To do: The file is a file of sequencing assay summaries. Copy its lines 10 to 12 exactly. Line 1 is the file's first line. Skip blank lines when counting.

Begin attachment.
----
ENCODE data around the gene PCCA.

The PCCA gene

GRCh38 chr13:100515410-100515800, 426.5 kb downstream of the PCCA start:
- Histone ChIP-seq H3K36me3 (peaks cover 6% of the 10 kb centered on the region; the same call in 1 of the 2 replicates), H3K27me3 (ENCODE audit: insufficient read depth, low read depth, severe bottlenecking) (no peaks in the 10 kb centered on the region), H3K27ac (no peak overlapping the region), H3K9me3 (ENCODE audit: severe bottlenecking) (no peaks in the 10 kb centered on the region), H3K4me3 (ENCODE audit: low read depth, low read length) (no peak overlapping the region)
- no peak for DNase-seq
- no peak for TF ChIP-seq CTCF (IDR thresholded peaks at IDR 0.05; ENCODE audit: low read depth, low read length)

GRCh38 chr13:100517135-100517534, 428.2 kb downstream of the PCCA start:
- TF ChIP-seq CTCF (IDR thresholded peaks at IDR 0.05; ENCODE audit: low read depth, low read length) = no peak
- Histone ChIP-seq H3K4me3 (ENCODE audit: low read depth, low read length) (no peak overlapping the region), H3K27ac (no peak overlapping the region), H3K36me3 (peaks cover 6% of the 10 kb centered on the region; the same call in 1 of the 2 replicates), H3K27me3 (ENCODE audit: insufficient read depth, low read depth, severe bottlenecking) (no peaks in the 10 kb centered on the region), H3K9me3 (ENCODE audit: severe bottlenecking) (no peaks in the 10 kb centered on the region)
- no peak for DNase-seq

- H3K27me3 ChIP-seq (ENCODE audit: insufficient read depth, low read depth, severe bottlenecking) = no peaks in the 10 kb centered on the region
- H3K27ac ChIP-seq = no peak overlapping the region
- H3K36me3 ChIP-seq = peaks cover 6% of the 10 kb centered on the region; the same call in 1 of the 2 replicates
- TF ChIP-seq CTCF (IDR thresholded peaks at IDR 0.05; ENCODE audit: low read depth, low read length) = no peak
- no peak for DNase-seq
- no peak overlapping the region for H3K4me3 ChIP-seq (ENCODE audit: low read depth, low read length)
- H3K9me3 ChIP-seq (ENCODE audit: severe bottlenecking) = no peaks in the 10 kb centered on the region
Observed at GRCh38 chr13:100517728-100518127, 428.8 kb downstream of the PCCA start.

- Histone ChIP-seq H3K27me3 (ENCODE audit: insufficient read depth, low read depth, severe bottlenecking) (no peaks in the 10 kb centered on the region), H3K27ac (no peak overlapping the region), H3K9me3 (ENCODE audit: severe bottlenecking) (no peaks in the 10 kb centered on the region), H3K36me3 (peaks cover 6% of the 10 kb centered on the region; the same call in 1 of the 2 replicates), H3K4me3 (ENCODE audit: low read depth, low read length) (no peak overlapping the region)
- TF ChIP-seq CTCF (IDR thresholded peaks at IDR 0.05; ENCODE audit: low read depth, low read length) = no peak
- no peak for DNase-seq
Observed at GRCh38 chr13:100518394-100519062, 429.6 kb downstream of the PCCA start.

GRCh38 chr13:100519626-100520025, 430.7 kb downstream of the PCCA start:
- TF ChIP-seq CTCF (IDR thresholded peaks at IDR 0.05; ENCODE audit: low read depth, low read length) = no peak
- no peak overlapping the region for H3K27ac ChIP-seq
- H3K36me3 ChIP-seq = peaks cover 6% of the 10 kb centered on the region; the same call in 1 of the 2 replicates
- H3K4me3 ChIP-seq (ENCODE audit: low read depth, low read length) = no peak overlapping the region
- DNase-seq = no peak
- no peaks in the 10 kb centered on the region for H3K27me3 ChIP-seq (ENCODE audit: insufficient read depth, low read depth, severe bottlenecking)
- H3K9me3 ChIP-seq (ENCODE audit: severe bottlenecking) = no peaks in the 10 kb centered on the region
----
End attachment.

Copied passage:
- no peak for DNase-seq

- H3K27me3 ChIP-seq (ENCODE audit: insufficient read depth, low read depth, severe bottlenecking) = no peaks in the 10 kb centered on the region
- H3K27ac ChIP-seq = no peak overlapping the region